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How Tough For Canadians To Transit U.S. Airports?  
User currently offlinePanAm747 From United States of America, joined Feb 2004, 4242 posts, RR: 8
Posted (10 years 2 months 1 week 5 days 2 hours ago) and read 7293 times:

I have heard horror stories recently about security hassles and delays for foreigners using American airports as a transit for connecting flights. Right or wrong, let us all pray that the need for such incursions diminishes and finally disappears.

For Americans flying to Canada, and Canadians flying to America, customs can be pre-cleared before boarding the aircraft, so when you arrive, it's the equivalent of a domestic flight. Saves time and hassle, and is a GREAT time saver!!

My question is this: A Canadian citizen is flying AA YYZ-MIA-CCS. It would not seem to be a problem outgoing, as the Canadian is arriving in MIA aboard a domestic flight. Then he connects to an international flight, no problem. However, on the return, he arrives from CCS on an international flight. Is a transit visa necessary? And should he allow extra time on the return to clear both American AND Canadian customs before boarding the connecting flight?

Thanks in advance!!


Pan Am:The World's Most Experienced Airline - P(oor) S(ailor's) A(irline): San Diego's Hometown Airline-Catch Our Smile!
29 replies: All unread, showing first 25:
 
User currently offlineNwafflyer From United States of America, joined Jul 2004, 1050 posts, RR: 2
Reply 1, posted (10 years 2 months 1 week 5 days 1 hour ago) and read 7253 times:

The horror stories you have heard also impact driving across borders -- since Bush the 2nd has been president, the US is pretty ugly towards Canada. It's really funny -- the US blames Canada because several of the 9/11 terrorists came to the US across the Canadian border in Maine. Well, guess what -- Canada does not inspect anyone leaving Canada for the US, that's all up to the US, however the current US mentality says that even Canadians are suspect, and that's a sad state of affair politically

User currently offlineAeroFan From United States of America, joined Aug 2004, 1517 posts, RR: 2
Reply 2, posted (10 years 2 months 1 week 5 days 1 hour ago) and read 7230 times:

A canadian citizen does not need a transit visa to enter or leave the USA. His or her passport is all that's necessary. It is not a headache as you seem to be making it out to be

User currently offlineSunriseValley From Canada, joined Jul 2004, 5050 posts, RR: 5
Reply 3, posted (10 years 2 months 1 week 5 days 1 hour ago) and read 7215 times:

I don't believe there are so called transit lounge's at first points of entry into the U.S. under the control of the US Customs and Immigration since 9/11. For example an AC flight from SYD-YVR that stops in HNL; all passengers must clear US Customs and Immigration even if they are destined for YVR.
I believe the same applies to ANZ passengers at LAX who are travelling from AKL to LHR . They must go through US Customs and Immigration out through the baggage claim area and back into the terminal through security. That is a real pain!


User currently offlineDutchjet From Netherlands, joined Oct 2000, 7864 posts, RR: 57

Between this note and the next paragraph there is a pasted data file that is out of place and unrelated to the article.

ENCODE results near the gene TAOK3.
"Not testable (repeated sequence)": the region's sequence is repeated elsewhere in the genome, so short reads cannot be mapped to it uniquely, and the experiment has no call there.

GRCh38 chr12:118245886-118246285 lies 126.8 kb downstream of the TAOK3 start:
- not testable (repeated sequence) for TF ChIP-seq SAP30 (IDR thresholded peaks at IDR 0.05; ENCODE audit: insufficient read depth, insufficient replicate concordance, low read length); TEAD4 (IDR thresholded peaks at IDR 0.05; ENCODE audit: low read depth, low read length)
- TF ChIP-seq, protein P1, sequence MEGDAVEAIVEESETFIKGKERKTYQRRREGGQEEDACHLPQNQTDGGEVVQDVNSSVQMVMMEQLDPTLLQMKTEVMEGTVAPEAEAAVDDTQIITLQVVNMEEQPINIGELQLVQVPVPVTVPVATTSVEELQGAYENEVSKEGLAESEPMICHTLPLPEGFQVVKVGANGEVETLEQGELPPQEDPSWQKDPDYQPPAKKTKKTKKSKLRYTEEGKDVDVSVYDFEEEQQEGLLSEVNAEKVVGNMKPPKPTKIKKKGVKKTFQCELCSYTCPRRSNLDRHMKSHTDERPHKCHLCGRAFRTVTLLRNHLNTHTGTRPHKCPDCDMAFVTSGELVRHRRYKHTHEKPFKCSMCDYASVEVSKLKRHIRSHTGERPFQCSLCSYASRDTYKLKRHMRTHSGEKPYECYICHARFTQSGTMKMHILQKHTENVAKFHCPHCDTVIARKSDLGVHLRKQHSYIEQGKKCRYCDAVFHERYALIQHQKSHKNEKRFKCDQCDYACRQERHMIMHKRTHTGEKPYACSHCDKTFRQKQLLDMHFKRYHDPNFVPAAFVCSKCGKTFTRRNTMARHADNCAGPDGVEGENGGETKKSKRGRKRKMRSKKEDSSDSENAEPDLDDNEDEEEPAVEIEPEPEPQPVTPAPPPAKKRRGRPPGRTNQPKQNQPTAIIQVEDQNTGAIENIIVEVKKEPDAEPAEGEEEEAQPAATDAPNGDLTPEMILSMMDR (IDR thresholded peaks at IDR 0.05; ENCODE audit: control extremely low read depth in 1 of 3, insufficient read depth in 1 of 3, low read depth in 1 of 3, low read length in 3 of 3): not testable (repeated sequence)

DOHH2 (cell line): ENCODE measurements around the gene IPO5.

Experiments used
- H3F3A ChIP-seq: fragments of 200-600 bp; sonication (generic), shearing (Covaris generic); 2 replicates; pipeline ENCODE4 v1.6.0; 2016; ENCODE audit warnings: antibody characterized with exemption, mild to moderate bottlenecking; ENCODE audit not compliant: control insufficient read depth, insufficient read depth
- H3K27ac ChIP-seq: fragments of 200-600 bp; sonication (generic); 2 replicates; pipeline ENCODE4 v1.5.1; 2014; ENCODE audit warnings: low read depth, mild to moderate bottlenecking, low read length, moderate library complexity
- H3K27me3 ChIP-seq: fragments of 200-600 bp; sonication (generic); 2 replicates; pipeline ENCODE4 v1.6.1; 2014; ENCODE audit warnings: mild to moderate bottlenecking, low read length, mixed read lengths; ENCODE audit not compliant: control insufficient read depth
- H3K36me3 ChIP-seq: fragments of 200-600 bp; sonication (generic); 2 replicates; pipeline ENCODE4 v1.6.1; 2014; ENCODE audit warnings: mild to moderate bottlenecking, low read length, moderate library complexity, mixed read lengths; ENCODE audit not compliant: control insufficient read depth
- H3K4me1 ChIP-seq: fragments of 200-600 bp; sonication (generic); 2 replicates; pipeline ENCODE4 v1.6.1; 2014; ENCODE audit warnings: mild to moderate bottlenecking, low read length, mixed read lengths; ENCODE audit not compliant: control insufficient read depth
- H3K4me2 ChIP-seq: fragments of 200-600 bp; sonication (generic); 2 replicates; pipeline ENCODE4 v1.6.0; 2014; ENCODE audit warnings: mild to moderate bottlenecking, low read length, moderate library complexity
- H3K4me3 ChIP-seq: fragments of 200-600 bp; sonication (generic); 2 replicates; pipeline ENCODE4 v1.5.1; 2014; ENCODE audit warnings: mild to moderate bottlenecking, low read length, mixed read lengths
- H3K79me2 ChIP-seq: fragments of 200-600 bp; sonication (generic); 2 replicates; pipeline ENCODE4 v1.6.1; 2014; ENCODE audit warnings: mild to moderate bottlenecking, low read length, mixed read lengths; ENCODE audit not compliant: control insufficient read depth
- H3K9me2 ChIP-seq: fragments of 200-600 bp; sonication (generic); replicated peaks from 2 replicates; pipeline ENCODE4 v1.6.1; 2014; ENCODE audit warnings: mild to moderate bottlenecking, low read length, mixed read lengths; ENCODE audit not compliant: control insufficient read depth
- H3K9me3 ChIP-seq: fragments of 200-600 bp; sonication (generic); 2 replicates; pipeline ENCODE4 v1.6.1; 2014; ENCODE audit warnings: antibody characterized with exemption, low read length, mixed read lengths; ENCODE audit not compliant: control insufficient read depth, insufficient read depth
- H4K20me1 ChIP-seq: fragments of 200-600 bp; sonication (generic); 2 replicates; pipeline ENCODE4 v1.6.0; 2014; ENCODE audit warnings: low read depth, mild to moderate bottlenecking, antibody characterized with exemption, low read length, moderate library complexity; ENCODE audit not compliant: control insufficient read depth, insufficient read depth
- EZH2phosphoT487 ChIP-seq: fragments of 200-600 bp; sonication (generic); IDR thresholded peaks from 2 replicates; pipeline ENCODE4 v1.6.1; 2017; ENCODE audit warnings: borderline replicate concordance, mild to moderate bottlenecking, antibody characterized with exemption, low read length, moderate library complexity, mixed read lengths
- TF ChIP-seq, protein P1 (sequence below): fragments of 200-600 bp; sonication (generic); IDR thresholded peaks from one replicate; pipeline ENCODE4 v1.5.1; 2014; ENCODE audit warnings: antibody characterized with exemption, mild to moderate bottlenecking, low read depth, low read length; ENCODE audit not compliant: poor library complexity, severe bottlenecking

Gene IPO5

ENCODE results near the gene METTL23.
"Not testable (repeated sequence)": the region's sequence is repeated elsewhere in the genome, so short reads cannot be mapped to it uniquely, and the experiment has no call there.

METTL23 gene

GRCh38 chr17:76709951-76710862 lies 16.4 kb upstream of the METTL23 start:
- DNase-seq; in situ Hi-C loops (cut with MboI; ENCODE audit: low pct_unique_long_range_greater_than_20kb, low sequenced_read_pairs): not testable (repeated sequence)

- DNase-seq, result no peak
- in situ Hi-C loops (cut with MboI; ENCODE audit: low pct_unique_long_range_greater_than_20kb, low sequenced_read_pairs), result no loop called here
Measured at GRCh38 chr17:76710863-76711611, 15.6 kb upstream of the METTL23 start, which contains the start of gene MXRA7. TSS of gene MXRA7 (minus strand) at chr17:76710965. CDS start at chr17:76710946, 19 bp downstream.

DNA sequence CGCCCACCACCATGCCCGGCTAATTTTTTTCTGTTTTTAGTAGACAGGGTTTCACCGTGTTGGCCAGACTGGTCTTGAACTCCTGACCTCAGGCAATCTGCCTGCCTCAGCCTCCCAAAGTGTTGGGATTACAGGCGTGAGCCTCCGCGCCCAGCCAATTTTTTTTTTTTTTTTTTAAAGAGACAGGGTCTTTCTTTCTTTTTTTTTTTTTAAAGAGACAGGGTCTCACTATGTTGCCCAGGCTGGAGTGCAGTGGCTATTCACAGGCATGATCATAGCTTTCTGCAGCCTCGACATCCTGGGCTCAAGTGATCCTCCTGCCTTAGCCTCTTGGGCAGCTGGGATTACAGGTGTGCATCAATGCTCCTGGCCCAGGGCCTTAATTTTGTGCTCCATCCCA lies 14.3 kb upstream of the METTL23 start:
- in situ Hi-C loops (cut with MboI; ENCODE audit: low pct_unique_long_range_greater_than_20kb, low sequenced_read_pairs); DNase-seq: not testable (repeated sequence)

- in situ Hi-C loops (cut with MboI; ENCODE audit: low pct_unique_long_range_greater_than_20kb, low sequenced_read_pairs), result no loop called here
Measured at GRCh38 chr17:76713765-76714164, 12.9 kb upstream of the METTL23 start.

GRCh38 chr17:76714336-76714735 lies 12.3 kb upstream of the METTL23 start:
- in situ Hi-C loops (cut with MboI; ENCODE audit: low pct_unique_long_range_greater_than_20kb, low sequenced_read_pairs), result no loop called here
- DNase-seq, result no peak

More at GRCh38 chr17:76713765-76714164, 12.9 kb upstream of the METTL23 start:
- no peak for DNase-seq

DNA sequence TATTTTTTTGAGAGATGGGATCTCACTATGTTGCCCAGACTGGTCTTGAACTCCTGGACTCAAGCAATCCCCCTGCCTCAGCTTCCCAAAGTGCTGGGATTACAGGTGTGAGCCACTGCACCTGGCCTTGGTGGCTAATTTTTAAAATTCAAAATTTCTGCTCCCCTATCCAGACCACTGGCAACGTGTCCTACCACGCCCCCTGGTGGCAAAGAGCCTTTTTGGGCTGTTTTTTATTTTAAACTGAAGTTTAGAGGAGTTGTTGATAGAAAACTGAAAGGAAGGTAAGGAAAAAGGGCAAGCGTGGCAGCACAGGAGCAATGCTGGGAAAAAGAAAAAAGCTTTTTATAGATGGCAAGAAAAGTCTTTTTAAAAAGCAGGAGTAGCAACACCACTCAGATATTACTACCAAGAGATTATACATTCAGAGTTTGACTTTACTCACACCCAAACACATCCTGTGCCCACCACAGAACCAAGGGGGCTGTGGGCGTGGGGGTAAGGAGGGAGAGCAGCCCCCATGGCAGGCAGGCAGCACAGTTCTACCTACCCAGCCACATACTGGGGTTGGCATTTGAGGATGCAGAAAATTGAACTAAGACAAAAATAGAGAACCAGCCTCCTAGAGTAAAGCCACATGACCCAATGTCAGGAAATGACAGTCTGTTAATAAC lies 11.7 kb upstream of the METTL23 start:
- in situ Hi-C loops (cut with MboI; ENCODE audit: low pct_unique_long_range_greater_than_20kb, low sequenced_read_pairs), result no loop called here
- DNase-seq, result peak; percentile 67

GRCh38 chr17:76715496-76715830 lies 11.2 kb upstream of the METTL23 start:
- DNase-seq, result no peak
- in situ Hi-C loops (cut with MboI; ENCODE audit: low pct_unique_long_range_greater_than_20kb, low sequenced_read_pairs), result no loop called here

Reply 4, posted (10 years 2 months 1 week 5 days 1 hour ago) and read 7203 times:

Canadian should not experience any difficulty if transiting the US, no special documents are required.....some may consider it inconvenient to go through US customs and immigration for a simple transit stop, but that is simply the way it is.

User currently offlineFlymia From United States of America, joined Jun 2001, 7213 posts, RR: 9
Reply 5, posted (10 years 2 months 1 week 5 days 1 hour ago) and read 7188 times:

It is easy for Canadians to come in the US. Dont worry you just have to wait in line in Imigration it matter what time the passenger gets in but it is no problem.
And I just took the CAT a car feery from Bar Harbour Main to Yaurmonth Nova Scotia and there were no problems at all. My brother used an experied passport. And going back to the states was the same.



"It was just four of us on the flight deck, trying to do our job" (Captain Al Haynes)
User currently offlineCO737800 From Canada, joined Dec 2003, 545 posts, RR: 1
Reply 6, posted (10 years 2 months 1 week 5 days 1 hour ago) and read 7180 times:

I have gone to Mty a few times via Houston and Dallas with no problems.

User currently offlineStarlionblue From Greenland, joined Feb 2004, 17068 posts, RR: 66
Reply 7, posted (10 years 2 months 1 week 4 days 23 hours ago) and read 7120 times:

I don't know about Canadians, but transiting through a US airport from a foreign country to another foreign country has always been a nightmare since one has to exit the sterile zone almost without exception. So one has to pass immigration and customs just to get on another plane and leave again.

This has always felt absurd to me. By contrast, if I fly through LHR or FRA or CDG from another country to a third country I don't pass outside the sterile zone, regardless of terminal changes. No need for any hassles since the transit hub country need not worry about me entering...

My guess is that most US air travel is domestic, while European and Asian travel is more international, which would explain why the airports are geared in different ways.



"There are no stupid questions, but there are a lot of inquisitive idiots."
User currently offline320tech From Turks and Caicos Islands, joined May 2004, 491 posts, RR: 5
Reply 8, posted (10 years 2 months 1 week 4 days 22 hours ago) and read 7105 times:

NWAflyer:

the US blames Canada because several of the 9/11 terrorists came to the US across the Canadian border in Maine.